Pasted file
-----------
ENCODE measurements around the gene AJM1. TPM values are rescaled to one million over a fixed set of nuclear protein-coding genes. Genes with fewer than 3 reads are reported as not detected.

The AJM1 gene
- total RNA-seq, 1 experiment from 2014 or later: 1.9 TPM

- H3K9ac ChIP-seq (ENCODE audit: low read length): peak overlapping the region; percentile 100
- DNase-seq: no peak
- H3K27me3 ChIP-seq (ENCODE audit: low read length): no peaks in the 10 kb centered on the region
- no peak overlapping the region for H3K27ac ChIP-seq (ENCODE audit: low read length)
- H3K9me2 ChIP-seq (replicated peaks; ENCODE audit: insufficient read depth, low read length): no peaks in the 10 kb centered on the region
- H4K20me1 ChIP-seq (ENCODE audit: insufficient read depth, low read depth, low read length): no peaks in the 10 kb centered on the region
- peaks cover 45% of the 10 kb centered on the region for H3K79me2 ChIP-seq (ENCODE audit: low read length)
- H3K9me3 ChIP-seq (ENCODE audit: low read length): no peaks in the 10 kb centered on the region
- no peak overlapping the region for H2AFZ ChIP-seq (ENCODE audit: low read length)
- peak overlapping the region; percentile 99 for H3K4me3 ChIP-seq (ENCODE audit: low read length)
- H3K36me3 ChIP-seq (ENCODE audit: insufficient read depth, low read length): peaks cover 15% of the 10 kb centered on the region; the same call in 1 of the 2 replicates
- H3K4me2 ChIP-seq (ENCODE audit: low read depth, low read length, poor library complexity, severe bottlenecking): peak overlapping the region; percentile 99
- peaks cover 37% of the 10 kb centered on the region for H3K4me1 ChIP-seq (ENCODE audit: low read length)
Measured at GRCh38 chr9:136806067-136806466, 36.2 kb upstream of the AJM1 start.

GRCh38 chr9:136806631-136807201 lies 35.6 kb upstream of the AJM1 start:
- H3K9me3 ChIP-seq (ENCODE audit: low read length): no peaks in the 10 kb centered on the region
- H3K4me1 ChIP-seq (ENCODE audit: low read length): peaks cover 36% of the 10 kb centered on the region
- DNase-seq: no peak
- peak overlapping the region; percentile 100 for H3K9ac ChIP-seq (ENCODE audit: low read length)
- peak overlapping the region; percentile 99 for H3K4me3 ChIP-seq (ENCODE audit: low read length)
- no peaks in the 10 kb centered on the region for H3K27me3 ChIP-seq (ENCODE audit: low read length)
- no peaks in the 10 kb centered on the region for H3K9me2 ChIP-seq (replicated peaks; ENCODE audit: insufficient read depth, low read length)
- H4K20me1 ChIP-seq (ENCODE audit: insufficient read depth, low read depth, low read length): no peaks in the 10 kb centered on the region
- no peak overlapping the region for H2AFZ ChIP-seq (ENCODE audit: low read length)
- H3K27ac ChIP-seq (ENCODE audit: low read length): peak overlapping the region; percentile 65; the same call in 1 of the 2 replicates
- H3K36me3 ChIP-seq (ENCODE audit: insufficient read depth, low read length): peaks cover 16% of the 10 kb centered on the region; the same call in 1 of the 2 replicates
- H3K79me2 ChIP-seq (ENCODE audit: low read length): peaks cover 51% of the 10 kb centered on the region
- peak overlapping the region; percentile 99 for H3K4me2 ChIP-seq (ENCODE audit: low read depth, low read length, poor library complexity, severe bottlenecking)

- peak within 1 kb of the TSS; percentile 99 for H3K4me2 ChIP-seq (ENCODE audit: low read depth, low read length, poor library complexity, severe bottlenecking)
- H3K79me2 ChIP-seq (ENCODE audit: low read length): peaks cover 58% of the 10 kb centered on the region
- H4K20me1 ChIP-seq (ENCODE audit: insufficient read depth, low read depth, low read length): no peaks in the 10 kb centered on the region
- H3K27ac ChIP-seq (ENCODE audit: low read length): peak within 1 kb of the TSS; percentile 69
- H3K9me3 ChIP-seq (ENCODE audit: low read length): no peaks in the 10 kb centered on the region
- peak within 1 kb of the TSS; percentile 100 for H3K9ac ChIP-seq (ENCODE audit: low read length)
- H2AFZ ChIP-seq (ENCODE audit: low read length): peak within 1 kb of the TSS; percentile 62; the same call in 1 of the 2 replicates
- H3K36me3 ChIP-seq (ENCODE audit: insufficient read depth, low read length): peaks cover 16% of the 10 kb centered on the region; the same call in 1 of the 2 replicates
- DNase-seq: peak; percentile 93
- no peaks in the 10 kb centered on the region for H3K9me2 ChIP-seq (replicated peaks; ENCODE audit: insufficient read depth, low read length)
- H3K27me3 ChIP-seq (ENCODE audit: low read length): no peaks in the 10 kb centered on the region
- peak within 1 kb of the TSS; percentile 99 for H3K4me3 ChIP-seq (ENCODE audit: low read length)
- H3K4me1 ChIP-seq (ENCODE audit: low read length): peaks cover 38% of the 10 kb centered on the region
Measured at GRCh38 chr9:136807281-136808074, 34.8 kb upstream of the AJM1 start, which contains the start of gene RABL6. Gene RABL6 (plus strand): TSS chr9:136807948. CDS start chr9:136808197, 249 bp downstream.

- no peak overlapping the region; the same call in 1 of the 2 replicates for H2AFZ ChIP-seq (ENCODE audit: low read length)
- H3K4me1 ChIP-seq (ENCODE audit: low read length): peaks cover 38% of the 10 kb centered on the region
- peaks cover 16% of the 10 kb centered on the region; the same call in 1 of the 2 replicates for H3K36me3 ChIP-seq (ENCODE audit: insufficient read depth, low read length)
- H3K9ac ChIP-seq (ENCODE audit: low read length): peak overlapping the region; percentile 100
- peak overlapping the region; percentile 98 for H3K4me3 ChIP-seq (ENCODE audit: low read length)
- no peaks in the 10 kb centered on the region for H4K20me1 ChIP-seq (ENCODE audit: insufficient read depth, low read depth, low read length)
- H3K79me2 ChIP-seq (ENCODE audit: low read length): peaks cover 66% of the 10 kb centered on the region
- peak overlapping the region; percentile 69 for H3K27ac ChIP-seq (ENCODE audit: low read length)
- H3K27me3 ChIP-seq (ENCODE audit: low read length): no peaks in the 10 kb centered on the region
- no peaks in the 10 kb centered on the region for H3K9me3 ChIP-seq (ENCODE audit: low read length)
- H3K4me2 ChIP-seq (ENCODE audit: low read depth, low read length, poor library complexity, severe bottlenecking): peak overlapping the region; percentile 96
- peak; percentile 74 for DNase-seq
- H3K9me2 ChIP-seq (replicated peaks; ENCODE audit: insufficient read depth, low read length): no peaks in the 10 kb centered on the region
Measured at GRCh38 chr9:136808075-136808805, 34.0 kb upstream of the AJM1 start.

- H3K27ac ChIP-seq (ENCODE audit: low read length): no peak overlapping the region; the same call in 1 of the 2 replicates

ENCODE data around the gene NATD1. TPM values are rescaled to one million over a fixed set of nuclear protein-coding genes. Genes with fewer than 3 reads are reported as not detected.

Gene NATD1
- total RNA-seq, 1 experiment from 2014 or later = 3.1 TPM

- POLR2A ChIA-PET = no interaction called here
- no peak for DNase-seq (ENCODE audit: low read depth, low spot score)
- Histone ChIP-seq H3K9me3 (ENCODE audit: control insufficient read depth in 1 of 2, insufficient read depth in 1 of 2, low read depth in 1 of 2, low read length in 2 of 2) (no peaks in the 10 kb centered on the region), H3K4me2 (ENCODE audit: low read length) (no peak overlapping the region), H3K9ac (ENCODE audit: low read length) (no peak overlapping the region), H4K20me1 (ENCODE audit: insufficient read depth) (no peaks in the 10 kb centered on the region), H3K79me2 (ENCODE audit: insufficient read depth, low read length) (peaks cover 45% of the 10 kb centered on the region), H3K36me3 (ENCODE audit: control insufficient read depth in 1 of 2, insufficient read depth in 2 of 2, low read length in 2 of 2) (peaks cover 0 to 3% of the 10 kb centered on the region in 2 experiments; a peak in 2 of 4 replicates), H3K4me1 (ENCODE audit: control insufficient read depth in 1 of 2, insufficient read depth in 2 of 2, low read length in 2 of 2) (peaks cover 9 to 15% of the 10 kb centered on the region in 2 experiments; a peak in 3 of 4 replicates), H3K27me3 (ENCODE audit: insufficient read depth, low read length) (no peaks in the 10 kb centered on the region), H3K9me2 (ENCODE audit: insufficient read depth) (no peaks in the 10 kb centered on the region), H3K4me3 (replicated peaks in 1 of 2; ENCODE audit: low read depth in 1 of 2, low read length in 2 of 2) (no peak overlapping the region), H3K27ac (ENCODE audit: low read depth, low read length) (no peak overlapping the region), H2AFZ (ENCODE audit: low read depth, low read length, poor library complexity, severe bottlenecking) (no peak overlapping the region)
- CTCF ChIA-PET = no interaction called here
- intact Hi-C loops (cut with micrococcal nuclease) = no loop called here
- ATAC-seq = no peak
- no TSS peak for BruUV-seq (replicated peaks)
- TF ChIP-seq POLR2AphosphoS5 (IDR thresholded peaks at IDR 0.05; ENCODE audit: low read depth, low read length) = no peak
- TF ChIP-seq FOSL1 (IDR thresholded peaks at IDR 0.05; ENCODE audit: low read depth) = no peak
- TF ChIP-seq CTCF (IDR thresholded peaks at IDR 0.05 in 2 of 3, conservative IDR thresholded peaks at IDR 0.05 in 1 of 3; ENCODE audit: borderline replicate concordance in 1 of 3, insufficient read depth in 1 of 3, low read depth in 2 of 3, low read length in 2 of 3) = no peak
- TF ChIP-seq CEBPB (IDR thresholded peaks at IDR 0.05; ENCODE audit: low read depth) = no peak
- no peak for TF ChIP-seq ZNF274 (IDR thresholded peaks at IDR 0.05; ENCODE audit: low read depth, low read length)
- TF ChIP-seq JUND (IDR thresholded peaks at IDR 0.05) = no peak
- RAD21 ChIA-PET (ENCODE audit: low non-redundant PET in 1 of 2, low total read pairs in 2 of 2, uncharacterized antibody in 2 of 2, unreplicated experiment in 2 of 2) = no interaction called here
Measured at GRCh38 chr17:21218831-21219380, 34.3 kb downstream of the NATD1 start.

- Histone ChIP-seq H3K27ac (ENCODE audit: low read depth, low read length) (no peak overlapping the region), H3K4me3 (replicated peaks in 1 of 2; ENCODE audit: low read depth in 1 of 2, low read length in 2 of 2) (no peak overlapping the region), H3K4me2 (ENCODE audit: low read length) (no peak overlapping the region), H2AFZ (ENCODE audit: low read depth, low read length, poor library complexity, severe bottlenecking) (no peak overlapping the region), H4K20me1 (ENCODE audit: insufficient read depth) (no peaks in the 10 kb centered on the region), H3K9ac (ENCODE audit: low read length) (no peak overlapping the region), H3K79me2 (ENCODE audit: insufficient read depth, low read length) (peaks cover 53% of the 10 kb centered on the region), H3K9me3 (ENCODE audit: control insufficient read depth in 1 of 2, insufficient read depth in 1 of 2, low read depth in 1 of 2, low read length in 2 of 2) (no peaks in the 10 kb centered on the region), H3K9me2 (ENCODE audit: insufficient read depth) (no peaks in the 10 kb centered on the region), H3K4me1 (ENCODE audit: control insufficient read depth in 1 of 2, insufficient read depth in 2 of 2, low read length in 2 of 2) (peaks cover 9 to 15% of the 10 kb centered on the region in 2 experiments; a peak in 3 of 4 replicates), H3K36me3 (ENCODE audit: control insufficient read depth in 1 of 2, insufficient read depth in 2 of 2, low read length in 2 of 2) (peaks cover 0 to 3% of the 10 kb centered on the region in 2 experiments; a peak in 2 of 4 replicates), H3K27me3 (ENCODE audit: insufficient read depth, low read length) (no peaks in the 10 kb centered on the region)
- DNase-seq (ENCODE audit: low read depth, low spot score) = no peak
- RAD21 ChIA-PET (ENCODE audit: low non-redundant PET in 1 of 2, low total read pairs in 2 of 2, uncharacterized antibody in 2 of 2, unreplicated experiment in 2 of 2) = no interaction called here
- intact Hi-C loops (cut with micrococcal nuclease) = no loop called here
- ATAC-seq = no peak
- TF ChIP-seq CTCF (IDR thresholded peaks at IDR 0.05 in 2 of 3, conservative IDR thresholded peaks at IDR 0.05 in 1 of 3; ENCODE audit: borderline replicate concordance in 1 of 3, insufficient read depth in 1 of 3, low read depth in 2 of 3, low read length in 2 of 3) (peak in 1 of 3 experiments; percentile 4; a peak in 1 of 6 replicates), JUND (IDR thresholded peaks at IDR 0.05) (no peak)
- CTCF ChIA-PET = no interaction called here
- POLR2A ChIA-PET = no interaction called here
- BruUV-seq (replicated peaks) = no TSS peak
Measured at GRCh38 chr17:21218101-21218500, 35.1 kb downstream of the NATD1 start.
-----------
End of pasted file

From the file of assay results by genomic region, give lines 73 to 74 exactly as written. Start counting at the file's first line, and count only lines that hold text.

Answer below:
- TF ChIP-seq CTCF (IDR thresholded peaks at IDR 0.05 in 2 of 3, conservative IDR thresholded peaks at IDR 0.05 in 1 of 3; ENCODE audit: borderline replicate concordance in 1 of 3, insufficient read depth in 1 of 3, low read depth in 2 of 3, low read length in 2 of 3) = no peak
- TF ChIP-seq CEBPB (IDR thresholded peaks at IDR 0.05; ENCODE audit: low read depth) = no peak